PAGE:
A hundred and thirty years ago today, 30,000 people lined the streets of San Francisco to pay their final respects to Joshua Norton, first (and last) Emperor of the United States and Protector of Mexico. A two-mile cortege made its way to the Masonic Cemetery as residents from across the social spectrum honoured one of history’s great eccentrics.
Of course, the USA doesn’t do emperors – that’s pretty much its reason for existing in the first place. However, in 1859 they got one. Joshua Norton returned to San Francisco after a self-imposed exile. He had been made bankrupt the previous year – famines in China had lead to a ban on rice exports, and while Norton had spotted a potential business opportunity, things went badly wrong, resulting in him being caught up in protracted litigation. It’s possible that the stress of this situation pushed him over the edge, because on his return he declared himself emperor, demanding that Congress be dissolved.
Now, obviously Congress didn’t dissolve, not even after the Emperor called upon the army to disband the government by force. It didn’t matter. Emperor Norton soon established himself as a beloved part of San Francisco life (by the way, don’t call it Frisco, he didn’t like the name Frisco), regularly seen in full dress uniform inspecting street cars. Although penniless, the city’s best restaurants let him eat for free, putting up plaques informing customers that they worked by order of the Emperor. He got the best seats in the house at theatre productions. He issued decrees that the streets should be cleared up and that residents should sponsor the airship experiments of Frederick Marriott (the man who coined the term ‘aeroplane’ and who was responsible for the US’s first unmanned aircraft). He pre-empted the Bay Bridge (when they extended the bridge in 2004, there was an unsuccessful campaign to name it after Norton) and when one of the Emperor’s dogs died, Mark Twain wrote its epitaph.
Everyone knew Norton was crazy, of course, but that didn’t matter; when a policeman tried to have him committed it led to a public outcry (“Emperor Norton has killed nobody, robbed nobody and despoiled no country, which is more than can be said of some fellows of his line”) – from then on all the police officers in San Francisco saluted the Emperor when he passed.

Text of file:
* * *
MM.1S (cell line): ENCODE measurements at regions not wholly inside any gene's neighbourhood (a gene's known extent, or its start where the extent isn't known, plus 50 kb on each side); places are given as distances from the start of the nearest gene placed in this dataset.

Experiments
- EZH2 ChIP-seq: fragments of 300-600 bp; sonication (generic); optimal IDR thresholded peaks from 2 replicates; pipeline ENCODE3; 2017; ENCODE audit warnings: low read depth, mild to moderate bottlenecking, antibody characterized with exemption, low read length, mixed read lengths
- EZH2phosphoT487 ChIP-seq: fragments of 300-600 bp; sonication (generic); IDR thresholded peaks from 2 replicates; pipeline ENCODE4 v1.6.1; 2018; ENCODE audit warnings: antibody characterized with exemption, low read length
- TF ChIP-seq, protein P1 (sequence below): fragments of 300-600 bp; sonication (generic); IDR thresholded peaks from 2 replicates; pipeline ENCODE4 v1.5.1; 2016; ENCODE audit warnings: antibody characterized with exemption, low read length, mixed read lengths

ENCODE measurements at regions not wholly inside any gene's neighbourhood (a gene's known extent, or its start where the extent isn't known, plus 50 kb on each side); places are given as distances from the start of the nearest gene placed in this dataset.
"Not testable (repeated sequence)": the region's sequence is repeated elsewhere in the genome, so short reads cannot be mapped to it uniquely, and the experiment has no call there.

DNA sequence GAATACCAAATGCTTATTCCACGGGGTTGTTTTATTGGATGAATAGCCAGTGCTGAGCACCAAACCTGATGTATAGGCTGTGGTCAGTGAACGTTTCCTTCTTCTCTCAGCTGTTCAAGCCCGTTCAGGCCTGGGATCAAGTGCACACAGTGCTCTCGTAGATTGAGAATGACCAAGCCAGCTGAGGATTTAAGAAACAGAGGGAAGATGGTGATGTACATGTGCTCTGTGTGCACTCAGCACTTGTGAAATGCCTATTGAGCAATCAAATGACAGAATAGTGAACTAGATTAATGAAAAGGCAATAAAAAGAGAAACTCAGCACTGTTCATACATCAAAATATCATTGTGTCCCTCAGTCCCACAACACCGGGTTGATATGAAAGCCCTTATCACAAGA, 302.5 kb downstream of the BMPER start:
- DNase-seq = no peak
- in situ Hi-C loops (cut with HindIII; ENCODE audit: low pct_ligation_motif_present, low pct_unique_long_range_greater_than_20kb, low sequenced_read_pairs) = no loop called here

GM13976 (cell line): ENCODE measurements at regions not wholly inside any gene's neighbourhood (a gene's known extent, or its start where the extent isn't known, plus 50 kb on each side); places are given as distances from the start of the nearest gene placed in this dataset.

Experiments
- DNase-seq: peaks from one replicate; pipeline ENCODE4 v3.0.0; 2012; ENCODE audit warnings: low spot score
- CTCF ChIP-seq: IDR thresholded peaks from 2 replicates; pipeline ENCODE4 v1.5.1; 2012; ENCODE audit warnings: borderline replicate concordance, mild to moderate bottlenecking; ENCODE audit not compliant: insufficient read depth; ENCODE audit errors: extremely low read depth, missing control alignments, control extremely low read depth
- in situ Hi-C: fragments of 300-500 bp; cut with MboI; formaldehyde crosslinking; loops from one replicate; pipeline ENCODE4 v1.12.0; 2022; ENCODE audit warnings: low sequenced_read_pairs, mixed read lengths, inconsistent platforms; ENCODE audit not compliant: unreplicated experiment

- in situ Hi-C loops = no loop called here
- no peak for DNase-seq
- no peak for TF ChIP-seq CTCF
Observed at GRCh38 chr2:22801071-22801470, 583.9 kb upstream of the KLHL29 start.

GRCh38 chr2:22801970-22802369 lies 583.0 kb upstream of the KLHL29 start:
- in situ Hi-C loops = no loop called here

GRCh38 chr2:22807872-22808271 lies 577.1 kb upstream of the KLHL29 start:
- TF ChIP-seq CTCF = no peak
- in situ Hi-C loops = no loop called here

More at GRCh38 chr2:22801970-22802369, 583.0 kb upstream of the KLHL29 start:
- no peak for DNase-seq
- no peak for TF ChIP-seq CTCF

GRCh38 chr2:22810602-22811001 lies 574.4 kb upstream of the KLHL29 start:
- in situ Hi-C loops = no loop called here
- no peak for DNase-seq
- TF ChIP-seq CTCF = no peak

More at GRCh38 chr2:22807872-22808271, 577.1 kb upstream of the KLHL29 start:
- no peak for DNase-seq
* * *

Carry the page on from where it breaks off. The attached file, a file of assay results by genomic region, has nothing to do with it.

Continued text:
The mid-1800s wasn’t necessarily a barrel of laughs if you were Chinese-American – the usual story of immigrants being sought after as cheap labour, but facing racial discrimination as a result is an old, old story. So it’s worth remembering that, when an anti-Chinese riot broke out in San Francisco, Emperor Norton got between the riotters and their targets and simply recited the Lord’s Prayer until the mob dispersed.
In 1880, on a cold and rainy night, Norton I collapsed in the street and died, the first and only Emperor of the United States. His story is obscure, but he’s still remembered if you know where to look; there’s just something inspirational about the whole thing. Just one example – Neil Gaiman wrote about him in the comic book story ‘Three Septembers and a January’ (in issue 31 of The Sandman), in which a character comments that Norton’s “madness keeps him sane.” Something about that feels true.
So at the start of the year, when we’re all thinking about our hopes and dreams for the next twelve months, raise a glass to Emperor Norton and consider how even the strangest dreams can end up somehow beautiful. And then go and think about doing something crazy.
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